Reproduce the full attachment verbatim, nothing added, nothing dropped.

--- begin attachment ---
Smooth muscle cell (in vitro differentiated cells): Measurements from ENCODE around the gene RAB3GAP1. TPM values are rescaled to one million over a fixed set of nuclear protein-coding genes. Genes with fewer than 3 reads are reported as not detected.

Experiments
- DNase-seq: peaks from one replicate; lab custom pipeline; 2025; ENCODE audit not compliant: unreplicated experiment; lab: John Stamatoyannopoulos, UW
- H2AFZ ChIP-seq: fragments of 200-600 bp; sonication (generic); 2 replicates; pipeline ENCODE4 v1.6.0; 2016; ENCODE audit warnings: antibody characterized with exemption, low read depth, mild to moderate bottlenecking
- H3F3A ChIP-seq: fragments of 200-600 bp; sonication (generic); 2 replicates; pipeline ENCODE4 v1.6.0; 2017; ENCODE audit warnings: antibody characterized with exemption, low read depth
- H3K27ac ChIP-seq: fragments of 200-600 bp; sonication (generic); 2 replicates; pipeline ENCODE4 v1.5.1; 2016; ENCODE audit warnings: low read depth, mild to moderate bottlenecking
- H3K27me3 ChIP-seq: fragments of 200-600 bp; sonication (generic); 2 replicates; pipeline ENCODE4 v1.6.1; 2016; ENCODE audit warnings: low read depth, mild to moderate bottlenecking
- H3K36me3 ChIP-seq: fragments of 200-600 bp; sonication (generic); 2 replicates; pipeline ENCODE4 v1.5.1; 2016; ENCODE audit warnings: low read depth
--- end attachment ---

Smooth muscle cell (in vitro differentiated cells): Measurements from ENCODE around the gene RAB3GAP1. TPM values are rescaled to one million over a fixed set of nuclear protein-coding genes. Genes with fewer than 3 reads are reported as not detected.

Experiments
- DNase-seq: peaks from one replicate; lab custom pipeline; 2025; ENCODE audit not compliant: unreplicated experiment; lab: John Stamatoyannopoulos, UW
- H2AFZ ChIP-seq: fragments of 200-600 bp; sonication (generic); 2 replicates; pipeline ENCODE4 v1.6.0; 2016; ENCODE audit warnings: antibody characterized with exemption, low read depth, mild to moderate bottlenecking
- H3F3A ChIP-seq: fragments of 200-600 bp; sonication (generic); 2 replicates; pipeline ENCODE4 v1.6.0; 2017; ENCODE audit warnings: antibody characterized with exemption, low read depth
- H3K27ac ChIP-seq: fragments of 200-600 bp; sonication (generic); 2 replicates; pipeline ENCODE4 v1.5.1; 2016; ENCODE audit warnings: low read depth, mild to moderate bottlenecking
- H3K27me3 ChIP-seq: fragments of 200-600 bp; sonication (generic); 2 replicates; pipeline ENCODE4 v1.6.1; 2016; ENCODE audit warnings: low read depth, mild to moderate bottlenecking
- H3K36me3 ChIP-seq: fragments of 200-600 bp; sonication (generic); 2 replicates; pipeline ENCODE4 v1.5.1; 2016; ENCODE audit warnings: low read depth